I went all the way to Pioneer Square and back, passing the Seattle Art Museum and looking at an installation (yarn bombing, it's called) that made me feel like I was walking through one of Dr. Seuss' colorful books.

And in typical me style, I ended my trip with a big old scoop of ice cream, courtesy of Molly Moon's. Surprisingly, I wasn't as crazy about the Salted Caramel as I thought I would be (it was all salt and too little sugar), but the Vivace Coffee, with its bittersweet taste (and the occasional crunch) of ground coffee beans, was a winner.

If I had to go anywhere for a conference a day after returning home from the east coast, I'm glad it was Seattle.

Monday, January 2, 2012

A Night for a Nog

“In time,” the philosopher Schopenhauer put it, “each moment is, only in so far as it has effaced its father the preceding moment, to be again effaced just as quickly itself. Past and future (…) are as empty and unreal as any dream; but present is only the boundary between the two, having neither extension nor duration.”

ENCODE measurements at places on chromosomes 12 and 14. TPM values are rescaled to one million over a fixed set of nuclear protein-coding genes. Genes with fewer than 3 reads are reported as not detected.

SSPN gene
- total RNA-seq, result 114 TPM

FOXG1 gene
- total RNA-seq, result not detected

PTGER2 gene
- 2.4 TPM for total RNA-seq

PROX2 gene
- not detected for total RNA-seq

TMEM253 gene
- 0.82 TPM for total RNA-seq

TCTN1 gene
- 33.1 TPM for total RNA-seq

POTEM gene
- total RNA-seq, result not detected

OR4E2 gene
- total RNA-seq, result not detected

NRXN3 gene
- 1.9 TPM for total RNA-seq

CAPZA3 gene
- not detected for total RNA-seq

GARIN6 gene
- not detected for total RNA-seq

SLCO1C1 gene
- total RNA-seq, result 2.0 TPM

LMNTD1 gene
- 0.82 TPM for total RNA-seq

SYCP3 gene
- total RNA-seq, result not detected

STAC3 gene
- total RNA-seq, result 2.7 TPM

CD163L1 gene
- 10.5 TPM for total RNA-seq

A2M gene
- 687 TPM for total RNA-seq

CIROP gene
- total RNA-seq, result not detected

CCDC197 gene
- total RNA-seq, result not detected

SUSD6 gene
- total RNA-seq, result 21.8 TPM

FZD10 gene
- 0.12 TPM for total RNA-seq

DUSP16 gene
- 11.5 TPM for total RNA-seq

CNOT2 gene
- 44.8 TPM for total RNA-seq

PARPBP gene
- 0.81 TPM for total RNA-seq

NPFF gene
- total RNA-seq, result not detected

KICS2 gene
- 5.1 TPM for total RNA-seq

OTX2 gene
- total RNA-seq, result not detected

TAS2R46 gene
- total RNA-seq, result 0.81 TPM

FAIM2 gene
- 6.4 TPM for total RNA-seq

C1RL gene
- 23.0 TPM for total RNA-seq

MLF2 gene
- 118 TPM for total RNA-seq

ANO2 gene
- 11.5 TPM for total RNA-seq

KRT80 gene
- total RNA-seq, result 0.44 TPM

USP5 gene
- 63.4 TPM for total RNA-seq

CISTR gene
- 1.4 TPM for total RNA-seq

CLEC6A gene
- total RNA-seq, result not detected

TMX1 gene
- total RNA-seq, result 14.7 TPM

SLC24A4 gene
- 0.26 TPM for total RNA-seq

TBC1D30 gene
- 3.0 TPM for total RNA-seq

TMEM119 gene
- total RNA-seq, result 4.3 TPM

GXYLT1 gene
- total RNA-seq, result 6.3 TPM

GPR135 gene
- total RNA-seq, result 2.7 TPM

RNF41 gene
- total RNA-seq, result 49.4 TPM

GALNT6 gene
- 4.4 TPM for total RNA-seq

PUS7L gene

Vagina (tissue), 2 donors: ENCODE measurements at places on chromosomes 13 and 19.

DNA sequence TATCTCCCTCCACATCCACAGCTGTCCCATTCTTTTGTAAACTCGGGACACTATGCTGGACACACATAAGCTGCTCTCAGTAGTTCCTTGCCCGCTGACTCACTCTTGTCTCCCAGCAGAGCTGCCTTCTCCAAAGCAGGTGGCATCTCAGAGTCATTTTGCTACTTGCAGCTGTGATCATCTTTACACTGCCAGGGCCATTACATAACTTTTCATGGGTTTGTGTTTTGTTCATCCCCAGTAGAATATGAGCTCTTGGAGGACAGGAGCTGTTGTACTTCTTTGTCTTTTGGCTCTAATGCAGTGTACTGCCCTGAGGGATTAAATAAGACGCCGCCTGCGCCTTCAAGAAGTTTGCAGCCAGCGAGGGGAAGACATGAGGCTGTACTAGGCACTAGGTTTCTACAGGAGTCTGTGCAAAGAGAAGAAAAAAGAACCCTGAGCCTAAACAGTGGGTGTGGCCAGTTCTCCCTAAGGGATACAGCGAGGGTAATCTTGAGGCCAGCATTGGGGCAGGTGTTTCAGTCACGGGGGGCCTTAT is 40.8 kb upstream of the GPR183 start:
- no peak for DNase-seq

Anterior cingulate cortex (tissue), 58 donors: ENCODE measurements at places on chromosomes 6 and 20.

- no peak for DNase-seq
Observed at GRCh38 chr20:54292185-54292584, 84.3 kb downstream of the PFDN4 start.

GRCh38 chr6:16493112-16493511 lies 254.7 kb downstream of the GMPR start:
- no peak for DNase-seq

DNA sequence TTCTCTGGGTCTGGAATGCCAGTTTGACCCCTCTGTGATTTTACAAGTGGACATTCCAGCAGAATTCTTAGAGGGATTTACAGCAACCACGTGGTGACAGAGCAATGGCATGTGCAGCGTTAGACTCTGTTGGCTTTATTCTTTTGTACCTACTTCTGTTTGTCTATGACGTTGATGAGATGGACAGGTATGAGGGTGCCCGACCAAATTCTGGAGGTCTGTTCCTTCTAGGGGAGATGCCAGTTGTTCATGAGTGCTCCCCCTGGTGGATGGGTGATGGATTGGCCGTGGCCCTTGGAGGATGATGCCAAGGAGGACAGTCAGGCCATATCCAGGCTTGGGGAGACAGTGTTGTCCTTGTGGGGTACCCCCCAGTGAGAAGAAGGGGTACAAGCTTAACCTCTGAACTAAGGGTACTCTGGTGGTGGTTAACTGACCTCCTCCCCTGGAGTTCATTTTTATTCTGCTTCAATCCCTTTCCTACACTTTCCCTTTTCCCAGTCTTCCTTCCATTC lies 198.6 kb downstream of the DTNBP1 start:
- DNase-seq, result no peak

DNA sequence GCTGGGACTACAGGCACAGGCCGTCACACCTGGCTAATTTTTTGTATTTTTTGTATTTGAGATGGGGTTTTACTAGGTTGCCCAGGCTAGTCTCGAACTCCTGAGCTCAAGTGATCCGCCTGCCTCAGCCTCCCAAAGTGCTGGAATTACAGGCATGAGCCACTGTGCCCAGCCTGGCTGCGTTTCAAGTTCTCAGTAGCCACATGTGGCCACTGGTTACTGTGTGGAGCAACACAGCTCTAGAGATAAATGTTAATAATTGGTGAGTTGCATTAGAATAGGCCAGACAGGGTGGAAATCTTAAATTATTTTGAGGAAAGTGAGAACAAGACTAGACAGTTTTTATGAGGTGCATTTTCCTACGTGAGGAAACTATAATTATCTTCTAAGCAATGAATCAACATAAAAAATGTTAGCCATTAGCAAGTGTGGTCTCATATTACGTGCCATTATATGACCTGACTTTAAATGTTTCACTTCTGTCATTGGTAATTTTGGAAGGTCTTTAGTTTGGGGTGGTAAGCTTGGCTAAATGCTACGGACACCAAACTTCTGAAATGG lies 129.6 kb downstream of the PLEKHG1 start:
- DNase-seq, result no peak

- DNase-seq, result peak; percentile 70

Epson Hammer ("On Modern Time")

It's hard to believe that my vacation is almost over. These days have flown by; it seems like just yesterday that the Greek and I were frantically packing in the new apartment, lugging the bags down the stairs we've come to know only too well (all we've been doing is moving things up and down them and, as they say, familiarity can breed contempt), worrying about missing our flight to Pennsylvania and then sitting on the floor of SFO for a good five hours. And can you believe that it's taken 14 days of our being here for it to finally snow? As I revised, reformulated and practiced reading my conference paper aloud today (it's been sent off, but I still worry that the Salome/geisha connection is not as strong as it could be; however, in 7 double-spaced pages, it's hard to make a point), the snow was violently dancing its way through the neighborhood with the help of its overly gusty companion, the wind.